In fact, Crawford said that he has felt that the raw emotion within Hip Hop has been helpful in getting some of his more difficult patients to open up about what is troubling them. “A lot of people pay attention to the misogyny and the violence in rap, but one of the things they don’t talk about is how rappers have been talking for years about fatherlessness and the impact it has on young men,” he said.
Crawford isn’t the only one who has used Hip Hop in counseling services. A couple of researchers from Cambridge University have created Hip Hop Psych, which also uses some of Hip Hop’s more positive lyrics to raise awareness about mental illness.
He also points out how often the artist’s intended message is lost when we focus only on the presentation. “I think it is a little deeper than some of the lyrics that they use. And we need to take the time to get into what they are saying and not how they are saying it,” he said.
While Crawford thinks we should be aware that an artists’ erratic behavior might be indicative of deeper issues, and that help should always be encouraged, he doesn’t believe that fans should stop patronizing their art. To do so, is like punishing people for being hurt or having mental health problems, he said.
“Is it what the artist is saying, which is upsetting you? Or are we mad at what they are going through? I think instead of shooting the messenger and getting mad at what they are talking about; let’s get mad at the conditions of what they are talking about,” he said.
I’ve always said I love listening to Charlemagne on “The Breakfast Club” but I would be scared to actually meet him. On the one hand it’s refreshing to listen to someone who is so honest in expressing his thoughts on music and pop culture. Charlemagne has said that Wendy Williams taught him he could either be for the people or for the industry. He chose the former and it shows.
But I would be scared to meet and have a conversation with him because Charlemagne frequently makes disparaging and disrespectful remarks to and about women. He gawks at women when they sit next to him, commenting on their bodies. He crudely and openly talks about sexual practices, even women’s vaginas, while said women are visibly uncomfortable with the conversation or attempt to change the subject. Long story short, he’s consistently disrespectful and rude.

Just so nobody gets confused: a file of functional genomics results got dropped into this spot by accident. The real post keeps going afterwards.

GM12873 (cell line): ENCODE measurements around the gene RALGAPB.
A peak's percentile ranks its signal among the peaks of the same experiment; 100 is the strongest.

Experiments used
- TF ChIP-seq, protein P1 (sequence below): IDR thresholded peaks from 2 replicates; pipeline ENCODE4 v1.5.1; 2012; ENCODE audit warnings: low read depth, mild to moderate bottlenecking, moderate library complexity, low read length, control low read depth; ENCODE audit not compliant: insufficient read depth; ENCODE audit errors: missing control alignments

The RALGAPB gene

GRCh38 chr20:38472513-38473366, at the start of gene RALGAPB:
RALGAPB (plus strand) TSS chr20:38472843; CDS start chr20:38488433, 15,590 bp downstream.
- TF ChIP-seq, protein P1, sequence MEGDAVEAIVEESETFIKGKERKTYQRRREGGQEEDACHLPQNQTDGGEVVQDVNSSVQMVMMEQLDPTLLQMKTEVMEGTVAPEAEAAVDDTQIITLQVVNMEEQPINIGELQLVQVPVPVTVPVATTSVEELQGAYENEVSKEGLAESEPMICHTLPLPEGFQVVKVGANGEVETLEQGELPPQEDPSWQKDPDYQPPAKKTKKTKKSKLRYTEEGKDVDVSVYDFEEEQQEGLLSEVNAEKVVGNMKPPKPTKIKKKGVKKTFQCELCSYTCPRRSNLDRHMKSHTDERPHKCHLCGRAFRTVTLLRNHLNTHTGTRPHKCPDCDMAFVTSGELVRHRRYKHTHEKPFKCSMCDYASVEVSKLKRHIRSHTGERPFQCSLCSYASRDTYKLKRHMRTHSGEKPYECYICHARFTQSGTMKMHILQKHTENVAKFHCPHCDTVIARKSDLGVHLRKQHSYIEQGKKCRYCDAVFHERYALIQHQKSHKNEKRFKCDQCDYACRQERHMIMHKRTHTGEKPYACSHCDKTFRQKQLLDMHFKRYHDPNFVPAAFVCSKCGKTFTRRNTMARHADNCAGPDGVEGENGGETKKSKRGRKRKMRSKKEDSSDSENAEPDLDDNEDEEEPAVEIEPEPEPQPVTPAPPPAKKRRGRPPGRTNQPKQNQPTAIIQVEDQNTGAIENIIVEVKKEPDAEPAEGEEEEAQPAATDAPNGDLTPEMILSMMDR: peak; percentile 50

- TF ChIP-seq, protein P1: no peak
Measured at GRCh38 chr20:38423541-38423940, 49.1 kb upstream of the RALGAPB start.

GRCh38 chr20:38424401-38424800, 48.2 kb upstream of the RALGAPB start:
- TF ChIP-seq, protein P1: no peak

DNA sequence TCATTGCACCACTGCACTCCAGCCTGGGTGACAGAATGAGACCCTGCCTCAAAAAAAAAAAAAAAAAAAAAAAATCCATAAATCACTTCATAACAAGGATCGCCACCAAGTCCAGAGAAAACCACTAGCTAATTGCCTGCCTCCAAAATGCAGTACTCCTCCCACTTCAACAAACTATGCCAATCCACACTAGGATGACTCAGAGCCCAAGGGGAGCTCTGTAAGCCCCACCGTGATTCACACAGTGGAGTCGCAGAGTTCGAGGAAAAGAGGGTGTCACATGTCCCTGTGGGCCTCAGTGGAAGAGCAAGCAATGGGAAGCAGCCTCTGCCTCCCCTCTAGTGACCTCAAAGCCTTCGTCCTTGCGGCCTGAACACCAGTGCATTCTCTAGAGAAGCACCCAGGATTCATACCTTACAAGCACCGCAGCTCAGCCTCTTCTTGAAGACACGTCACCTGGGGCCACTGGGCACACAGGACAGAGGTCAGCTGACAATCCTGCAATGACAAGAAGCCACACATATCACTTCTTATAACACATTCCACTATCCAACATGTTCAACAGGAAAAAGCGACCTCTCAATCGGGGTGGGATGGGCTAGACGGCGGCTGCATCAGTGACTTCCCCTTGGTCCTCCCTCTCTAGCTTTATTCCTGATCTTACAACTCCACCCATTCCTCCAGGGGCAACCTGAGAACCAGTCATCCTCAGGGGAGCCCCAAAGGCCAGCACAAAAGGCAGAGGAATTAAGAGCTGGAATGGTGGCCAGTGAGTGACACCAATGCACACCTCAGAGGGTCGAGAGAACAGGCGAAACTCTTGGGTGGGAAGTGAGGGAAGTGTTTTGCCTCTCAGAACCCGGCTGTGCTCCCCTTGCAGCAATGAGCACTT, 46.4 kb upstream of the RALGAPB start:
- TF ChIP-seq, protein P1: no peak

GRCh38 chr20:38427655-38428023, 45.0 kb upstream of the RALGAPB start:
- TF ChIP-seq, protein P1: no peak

Most of the time, no one calls him on it. People, men and women alike, (because he talks to men about vagina too), have either smiled nervously, remained silent or attempted to change the subject.
But that’s not what happened today. When Master P sat down with “The Breakfast Club” this morning, things took a left turn when Charlemagne tried to insult a Mercedes, a female rapper signed, at one time or another, to No Limit, Master P’s record company.
Here’s how it went down.
Charlemagne: I always wondered, how did you set up promotion for your projects? Because it was a time that No Limit was dropping project every week. It was a No Limit product in stores every week. Except for Mercedes, we never saw that. And I always wanted to see that because she had a fat ass pussy.
Master P: See there bruh, hold up… Don’t talk about Mercedes like that.
Charlemagne: Oh, my bad. I didn’t know. Is she family or something?
Master P: She ain’t family; but still though, with all my people man, you know how I am. But we good, man. You know what I’m saying…you know how we get down.
Charlemagne: But how were you setting it up, promotion wise?
Master P: Naw, let’s go back to this dog. Let’s respect. Because I’m not going to talk about your sister, your mom or nothing. That’s the first thing. I know you do your radio thing and I respect that; but at the same time, Mercedes is a…she a female.
Charlemagne: You right. My bad. But she did look good on that cover though.
Master P: She did look good. That’s your opinion…
An upcoming rapper walks into the room and Master P gets distracted. Then DJ Envy tries to get Master P to answer the original question. Master P obliges and then gets back to the issue of respect.
Master P: But like I said man, it’s about respect, Charlemagne. You know me and you go back.
Master P: When we talk about women– I don’t care I ain’t gon’ disrespect no hookers or nothing. Cuz I don’t do that, I’m a man. And I don’t want nobody to disrespect no people that I know. You know what I’m saying.
Aaaahhh what a breath of fresh air! With the exception of the word female…this was so perfect. I absolutely love the fact that Master P lets him know that it’s not about Mercedes being related to him, the fact that he knows her means he won’t let anyone disrespect her. And then the response got even better when P said, in fact, he wouldn’t speak about any woman in that way, regardless of what society may say about her worth or moral standards. Standards starts with self and the fact that he is a man, he won’t allow himself to disrespect women. There is only one word that can detail my reaction to this portion of the interview: YAaaaaaassssssss!
And since I grew up in and still go to church, I feel this Holy Ghost dance gif is appropriate.